Prosser et al. (2007) and Heathcock et al. (2014) reported the benefits of ‘locomotor training’ in case studies of children during the acute phase post-injury (< 1 year) with the potential for interaction with ‘natural recovery’. In addition, the case study by Heathcock and colleagues (2014) was the first to report use of activity-based locomotor training in a child who had not yet mastered ambulation as a developmental milestone prior to their injury. In comparison, Behrman et al. (2008) and Fox et al. (2010) (follow-up) reported achievement of a reciprocal pattern of walking in a child with chronic, cervical SCI and non-ambulatory (American Spinal Injury Association Impairment Scale C, lower extremity motor score < 10) via locomotor training. Similarly, Behrman et al. (2012), O’Donnell and Harvey (2013), and Hornby et al. (2005) reported positive outcomes in standing and walking using treadmill training for adolescents with incomplete SCI. Both manually-facilitated stepping and robotic-assisted stepping were reported, though not compared. Similar to the literature in adult SCI, achievement or improvement in ambulation using activity-based locomotor training/activity-based restorative therapy appears most effective in those with incomplete SCI. The findings for 26 consecutively-enrolled children in a clinical activity-based locomotor training program demonstrate the high percentage of improvements in walking for children with incomplete SCI and the very low percentage of children with complete injuries who achieve even therapeutic or household ambulation (Andrea L Behrman et al., 2019). Clinicians may thus speculate that activity-based locomotor training should be abandoned for those children with complete injuries. Evidence from research with adults with complete SCI, however, may once again point the direction for children with severe SCI and motor paralysis. Recent literature on epidural stimulation combined with activity-based locomotor training to achieve reciprocal walking in adults with SCI (Angeli et al., 2018) and the use of transcutaneous spinal stimulation to enable stepping behavior in adults and a 17-year-old with acute SCI (Baindurashvili et al., 2020) may suggest important future directions (Baindurashvili et al., 2020) may for the rehabilitation of children with severe SCI and motor paralysis. Reporting the findings for adults with SCI is beyond the scope of this chapter. Pilot work studying the use of transcutaneous spinal stimulation combined with activity-based locomotor training to enable stepping in non-ambulatory children with chronic SCI is ongoing and findings have yet to be published (Clinicaltrials.gov # NCT04077346).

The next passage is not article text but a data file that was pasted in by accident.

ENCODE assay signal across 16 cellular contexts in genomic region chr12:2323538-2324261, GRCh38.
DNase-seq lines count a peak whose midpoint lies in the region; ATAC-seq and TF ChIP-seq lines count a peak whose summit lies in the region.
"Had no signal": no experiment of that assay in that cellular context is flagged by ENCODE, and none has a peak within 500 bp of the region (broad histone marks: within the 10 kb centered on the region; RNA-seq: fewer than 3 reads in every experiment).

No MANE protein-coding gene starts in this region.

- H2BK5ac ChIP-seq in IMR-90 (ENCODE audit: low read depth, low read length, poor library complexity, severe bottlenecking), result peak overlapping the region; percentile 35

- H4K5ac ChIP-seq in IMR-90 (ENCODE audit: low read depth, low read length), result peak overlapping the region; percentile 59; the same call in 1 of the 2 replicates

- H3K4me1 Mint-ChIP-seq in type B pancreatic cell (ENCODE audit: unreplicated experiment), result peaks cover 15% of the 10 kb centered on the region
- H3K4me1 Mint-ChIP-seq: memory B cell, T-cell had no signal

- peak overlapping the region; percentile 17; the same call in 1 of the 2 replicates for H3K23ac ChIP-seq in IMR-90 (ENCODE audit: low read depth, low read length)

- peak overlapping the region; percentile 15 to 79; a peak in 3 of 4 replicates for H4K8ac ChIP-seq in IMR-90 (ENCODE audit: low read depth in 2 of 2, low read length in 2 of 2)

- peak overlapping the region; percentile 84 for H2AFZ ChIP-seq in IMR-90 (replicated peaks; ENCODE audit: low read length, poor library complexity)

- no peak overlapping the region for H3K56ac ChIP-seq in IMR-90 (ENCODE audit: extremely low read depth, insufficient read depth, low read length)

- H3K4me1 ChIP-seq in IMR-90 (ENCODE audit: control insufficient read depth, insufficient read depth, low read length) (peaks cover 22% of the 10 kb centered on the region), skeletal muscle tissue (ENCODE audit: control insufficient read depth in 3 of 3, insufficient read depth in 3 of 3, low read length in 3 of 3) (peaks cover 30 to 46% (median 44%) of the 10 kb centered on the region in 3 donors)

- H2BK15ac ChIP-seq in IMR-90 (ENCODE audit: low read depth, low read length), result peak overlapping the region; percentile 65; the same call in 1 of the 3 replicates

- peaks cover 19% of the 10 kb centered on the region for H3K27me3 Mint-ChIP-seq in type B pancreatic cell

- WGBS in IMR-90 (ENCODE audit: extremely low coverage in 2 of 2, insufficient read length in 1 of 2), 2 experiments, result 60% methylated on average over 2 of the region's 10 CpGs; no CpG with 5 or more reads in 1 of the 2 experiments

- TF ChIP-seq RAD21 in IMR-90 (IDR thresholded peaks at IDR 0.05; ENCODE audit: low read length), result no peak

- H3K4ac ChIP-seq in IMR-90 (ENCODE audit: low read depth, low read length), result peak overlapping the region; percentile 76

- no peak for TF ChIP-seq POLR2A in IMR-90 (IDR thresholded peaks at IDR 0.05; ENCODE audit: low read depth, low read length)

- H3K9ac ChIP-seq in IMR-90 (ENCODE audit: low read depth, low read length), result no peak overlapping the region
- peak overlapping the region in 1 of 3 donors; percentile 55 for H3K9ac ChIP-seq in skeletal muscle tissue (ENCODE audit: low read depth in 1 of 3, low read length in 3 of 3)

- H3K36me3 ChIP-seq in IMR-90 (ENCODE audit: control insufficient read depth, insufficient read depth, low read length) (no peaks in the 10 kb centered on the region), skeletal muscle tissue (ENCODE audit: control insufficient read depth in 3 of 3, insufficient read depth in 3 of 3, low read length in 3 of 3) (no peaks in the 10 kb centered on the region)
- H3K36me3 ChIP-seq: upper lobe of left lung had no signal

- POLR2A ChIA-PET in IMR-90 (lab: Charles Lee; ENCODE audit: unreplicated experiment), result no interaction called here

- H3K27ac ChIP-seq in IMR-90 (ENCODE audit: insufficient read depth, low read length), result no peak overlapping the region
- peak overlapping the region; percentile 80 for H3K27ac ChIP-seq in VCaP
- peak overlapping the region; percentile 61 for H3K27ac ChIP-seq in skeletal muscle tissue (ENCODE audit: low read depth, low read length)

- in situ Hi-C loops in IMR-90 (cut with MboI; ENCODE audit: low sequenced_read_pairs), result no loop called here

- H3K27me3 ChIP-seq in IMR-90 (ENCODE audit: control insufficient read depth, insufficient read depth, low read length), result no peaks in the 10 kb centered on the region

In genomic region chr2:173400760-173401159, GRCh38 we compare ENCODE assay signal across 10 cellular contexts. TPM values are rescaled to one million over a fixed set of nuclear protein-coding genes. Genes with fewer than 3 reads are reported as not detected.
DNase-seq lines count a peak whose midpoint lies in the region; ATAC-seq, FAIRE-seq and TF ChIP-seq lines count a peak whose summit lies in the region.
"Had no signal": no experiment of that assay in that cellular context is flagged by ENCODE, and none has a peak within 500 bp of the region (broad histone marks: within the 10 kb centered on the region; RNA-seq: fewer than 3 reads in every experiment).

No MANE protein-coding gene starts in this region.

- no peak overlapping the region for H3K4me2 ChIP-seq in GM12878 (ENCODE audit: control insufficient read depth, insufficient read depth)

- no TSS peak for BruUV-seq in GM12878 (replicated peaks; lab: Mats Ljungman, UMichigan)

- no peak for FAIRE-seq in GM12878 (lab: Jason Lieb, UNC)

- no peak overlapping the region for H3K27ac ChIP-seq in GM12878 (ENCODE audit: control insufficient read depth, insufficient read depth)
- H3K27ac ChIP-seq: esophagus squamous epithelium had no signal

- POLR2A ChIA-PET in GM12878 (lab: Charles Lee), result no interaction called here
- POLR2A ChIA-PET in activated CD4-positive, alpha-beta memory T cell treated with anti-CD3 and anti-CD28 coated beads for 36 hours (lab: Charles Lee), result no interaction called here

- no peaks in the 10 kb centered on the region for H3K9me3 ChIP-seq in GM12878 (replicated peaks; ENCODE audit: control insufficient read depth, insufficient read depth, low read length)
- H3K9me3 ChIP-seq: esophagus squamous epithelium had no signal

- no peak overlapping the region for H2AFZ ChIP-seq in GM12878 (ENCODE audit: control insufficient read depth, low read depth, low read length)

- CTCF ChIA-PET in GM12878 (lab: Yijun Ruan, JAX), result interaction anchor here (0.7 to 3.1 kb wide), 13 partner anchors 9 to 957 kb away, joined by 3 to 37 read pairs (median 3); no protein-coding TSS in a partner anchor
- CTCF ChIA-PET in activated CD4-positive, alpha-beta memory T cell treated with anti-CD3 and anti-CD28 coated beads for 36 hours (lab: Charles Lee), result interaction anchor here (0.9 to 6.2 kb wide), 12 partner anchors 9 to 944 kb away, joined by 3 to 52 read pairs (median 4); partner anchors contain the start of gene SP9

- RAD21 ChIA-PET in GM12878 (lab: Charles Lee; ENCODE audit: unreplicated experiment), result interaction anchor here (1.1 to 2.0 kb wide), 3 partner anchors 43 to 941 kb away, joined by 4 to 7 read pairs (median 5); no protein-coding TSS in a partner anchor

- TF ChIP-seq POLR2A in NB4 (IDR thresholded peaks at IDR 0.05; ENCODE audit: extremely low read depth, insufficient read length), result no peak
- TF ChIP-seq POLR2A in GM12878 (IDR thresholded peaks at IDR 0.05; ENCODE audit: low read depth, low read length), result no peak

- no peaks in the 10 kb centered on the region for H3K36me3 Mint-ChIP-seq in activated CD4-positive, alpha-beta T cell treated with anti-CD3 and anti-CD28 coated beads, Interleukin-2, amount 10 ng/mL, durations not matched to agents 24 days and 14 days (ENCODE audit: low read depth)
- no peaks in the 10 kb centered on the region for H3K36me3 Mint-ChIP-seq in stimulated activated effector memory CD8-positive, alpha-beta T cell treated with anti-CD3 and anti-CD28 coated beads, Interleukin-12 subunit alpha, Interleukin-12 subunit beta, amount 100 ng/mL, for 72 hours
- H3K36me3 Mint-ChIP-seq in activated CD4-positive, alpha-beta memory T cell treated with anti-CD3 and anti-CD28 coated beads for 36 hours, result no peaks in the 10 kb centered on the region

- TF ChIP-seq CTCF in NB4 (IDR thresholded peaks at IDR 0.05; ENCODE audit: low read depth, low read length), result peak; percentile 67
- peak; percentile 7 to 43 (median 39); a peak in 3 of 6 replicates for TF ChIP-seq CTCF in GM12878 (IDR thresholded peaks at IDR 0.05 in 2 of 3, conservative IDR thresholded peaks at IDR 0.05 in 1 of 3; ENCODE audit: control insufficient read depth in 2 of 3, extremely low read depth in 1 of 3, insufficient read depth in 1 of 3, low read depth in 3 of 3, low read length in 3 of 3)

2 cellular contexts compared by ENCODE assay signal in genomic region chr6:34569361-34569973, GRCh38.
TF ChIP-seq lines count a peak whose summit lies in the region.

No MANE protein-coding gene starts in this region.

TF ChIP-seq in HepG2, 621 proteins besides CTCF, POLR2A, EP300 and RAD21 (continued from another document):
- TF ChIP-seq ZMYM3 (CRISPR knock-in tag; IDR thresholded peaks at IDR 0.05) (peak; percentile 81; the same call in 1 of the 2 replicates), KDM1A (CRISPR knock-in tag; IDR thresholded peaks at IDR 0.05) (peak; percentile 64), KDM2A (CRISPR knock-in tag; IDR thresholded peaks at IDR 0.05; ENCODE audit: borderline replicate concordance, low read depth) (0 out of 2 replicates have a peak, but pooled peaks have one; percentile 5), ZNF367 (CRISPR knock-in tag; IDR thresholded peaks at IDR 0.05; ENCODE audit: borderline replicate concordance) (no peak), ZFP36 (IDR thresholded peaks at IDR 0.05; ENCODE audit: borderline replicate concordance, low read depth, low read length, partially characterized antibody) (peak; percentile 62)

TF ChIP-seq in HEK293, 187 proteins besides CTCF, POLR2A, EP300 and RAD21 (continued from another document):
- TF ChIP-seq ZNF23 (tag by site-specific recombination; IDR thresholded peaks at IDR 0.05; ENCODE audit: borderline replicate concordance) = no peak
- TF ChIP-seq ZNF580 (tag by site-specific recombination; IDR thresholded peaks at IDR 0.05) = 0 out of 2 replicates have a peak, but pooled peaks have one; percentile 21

Three reviews are also considered among the body of evidence for achievement of ambulation post pediatric SCI (Damiano & DeJong, 2009; Funderburg et al., 2017; Gandhi et al., 2017), and are each discussed below.
Damiano and DeJong’s (2009) systematic review explored the strength, quality, and conclusiveness evidence on the use of treadmill training and body weight support in those with pediatric motor disabilities. Of the 29 studies identified from the literature search, six involved individuals with pediatric SCI. The outcome results of using treadmill training and/or body-weight support in the pediatric SCI population were positive, with some showing large and clinically significant changes, such as progression from no ability to step, to walking independently with an assistive device by the end of training. However, the authors pointed out that since the studies identified were either individual case reports or individual subject data from a case series, conclusions regarding the efficacy of the use of treadmill training and body-weight support in children with SCI should be drawn with caution, and more controlled studies, especially those utilizing randomized designs, are needed (Damiano & DeJong, 2009).